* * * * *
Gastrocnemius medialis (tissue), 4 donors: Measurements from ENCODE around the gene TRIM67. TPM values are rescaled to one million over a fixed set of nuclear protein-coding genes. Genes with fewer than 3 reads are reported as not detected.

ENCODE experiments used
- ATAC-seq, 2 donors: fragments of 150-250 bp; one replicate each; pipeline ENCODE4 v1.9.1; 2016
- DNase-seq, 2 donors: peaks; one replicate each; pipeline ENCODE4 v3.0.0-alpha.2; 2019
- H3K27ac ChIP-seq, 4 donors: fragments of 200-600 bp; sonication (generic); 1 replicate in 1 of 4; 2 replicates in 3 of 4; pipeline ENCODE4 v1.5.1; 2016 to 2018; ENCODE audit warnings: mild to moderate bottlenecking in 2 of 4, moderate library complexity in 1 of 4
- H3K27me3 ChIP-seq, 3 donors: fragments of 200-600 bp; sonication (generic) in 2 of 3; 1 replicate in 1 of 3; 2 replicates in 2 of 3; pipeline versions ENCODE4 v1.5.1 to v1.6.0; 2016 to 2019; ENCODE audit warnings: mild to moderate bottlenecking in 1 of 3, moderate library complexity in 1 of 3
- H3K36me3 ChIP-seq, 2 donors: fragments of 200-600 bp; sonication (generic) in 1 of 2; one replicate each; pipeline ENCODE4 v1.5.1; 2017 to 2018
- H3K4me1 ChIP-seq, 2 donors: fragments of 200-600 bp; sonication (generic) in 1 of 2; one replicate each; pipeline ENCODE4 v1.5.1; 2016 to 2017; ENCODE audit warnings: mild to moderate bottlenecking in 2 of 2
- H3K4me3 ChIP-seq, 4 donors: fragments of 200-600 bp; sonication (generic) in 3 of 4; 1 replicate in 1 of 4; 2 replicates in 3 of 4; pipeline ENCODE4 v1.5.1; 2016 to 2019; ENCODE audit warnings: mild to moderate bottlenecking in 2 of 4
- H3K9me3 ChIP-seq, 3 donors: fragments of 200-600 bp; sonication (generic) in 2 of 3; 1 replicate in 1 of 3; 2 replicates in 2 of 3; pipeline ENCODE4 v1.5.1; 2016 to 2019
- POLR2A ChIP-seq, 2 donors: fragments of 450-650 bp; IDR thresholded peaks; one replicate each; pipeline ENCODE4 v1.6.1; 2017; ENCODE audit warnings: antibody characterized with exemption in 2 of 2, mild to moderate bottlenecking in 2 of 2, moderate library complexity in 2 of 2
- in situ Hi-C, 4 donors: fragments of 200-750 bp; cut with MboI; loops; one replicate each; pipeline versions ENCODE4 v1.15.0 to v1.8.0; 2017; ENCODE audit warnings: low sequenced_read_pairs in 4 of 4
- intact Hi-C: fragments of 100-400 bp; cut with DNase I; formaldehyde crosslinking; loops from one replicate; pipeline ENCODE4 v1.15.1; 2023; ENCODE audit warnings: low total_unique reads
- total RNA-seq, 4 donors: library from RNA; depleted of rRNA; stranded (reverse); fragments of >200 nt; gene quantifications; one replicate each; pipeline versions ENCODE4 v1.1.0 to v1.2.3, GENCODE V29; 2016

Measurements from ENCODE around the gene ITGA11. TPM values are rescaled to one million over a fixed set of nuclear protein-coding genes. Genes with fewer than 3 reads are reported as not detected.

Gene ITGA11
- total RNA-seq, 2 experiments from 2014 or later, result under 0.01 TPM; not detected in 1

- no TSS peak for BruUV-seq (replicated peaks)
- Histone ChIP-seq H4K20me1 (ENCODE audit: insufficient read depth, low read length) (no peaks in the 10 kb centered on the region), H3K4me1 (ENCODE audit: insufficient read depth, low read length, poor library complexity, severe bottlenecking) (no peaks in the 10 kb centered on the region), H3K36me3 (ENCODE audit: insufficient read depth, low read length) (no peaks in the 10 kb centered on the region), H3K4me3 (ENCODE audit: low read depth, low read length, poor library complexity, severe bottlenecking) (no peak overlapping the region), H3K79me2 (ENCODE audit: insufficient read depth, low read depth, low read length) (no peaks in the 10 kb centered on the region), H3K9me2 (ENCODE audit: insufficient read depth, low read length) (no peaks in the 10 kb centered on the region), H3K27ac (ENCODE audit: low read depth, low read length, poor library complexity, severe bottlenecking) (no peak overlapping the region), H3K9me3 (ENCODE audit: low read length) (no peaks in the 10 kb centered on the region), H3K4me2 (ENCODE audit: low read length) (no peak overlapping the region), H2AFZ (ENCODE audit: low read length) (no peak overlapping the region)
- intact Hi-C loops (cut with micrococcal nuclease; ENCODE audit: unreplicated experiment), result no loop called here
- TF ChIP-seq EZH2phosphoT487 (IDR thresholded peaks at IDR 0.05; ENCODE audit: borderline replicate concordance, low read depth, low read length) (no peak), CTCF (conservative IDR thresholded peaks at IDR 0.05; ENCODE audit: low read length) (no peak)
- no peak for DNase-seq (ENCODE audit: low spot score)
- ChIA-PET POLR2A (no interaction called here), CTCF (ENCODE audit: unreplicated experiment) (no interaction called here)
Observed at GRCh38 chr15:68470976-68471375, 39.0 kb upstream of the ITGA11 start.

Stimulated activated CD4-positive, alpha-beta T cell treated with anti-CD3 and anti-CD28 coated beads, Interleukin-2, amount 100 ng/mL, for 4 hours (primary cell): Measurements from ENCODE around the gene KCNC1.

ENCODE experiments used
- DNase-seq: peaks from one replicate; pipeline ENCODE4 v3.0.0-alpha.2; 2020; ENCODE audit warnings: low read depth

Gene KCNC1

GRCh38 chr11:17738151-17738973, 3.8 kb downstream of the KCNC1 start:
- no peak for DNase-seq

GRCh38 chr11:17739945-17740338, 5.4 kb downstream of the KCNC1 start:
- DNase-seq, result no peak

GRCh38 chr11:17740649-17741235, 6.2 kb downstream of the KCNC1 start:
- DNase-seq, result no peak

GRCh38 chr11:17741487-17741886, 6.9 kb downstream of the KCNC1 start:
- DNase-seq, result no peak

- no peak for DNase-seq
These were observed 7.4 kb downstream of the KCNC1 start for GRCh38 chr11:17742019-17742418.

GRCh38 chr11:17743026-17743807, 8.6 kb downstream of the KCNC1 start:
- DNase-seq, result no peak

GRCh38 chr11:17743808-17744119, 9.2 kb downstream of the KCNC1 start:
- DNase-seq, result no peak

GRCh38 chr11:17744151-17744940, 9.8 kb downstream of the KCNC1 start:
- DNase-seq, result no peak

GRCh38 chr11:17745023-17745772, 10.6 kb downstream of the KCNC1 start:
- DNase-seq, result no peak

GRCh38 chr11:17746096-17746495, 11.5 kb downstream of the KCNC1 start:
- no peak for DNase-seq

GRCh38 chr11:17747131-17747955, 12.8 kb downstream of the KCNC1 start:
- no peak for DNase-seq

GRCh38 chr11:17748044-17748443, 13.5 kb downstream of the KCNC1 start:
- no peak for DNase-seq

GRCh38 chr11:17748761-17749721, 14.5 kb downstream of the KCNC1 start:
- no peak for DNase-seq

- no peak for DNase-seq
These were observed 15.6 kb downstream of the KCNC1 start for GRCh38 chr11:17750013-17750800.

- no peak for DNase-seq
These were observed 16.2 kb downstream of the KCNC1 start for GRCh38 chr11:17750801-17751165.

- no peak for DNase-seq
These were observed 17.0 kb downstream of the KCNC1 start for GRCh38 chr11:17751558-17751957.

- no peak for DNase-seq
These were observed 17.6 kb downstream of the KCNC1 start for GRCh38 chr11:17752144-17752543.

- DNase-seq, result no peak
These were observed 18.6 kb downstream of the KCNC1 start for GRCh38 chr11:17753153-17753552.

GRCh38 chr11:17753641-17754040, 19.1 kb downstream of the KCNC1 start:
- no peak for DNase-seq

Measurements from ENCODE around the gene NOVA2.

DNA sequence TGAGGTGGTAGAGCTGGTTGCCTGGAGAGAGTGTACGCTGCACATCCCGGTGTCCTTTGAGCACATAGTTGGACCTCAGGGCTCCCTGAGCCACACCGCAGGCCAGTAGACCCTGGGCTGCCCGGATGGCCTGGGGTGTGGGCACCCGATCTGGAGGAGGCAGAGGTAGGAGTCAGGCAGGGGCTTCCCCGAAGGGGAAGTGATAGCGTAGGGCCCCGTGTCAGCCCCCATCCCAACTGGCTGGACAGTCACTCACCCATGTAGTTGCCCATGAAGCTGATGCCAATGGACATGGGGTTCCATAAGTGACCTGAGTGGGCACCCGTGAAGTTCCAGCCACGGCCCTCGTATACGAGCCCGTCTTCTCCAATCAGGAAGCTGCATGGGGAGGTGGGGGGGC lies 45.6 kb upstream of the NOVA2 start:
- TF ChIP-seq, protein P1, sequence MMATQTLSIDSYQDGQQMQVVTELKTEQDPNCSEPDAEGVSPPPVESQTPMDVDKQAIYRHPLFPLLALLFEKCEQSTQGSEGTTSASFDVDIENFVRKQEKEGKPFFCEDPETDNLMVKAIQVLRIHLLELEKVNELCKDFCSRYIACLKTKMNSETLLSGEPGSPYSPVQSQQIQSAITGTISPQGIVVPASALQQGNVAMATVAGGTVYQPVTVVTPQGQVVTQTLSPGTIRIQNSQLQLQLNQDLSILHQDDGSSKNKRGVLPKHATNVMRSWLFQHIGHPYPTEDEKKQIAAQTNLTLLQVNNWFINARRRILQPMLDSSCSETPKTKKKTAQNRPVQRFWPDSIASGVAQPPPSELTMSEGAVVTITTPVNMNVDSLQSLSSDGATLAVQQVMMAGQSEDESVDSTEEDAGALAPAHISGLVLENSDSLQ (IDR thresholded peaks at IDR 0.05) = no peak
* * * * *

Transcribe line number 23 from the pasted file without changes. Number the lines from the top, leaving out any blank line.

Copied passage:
- ChIA-PET POLR2A (no interaction called here), CTCF (ENCODE audit: unreplicated experiment) (no interaction called here)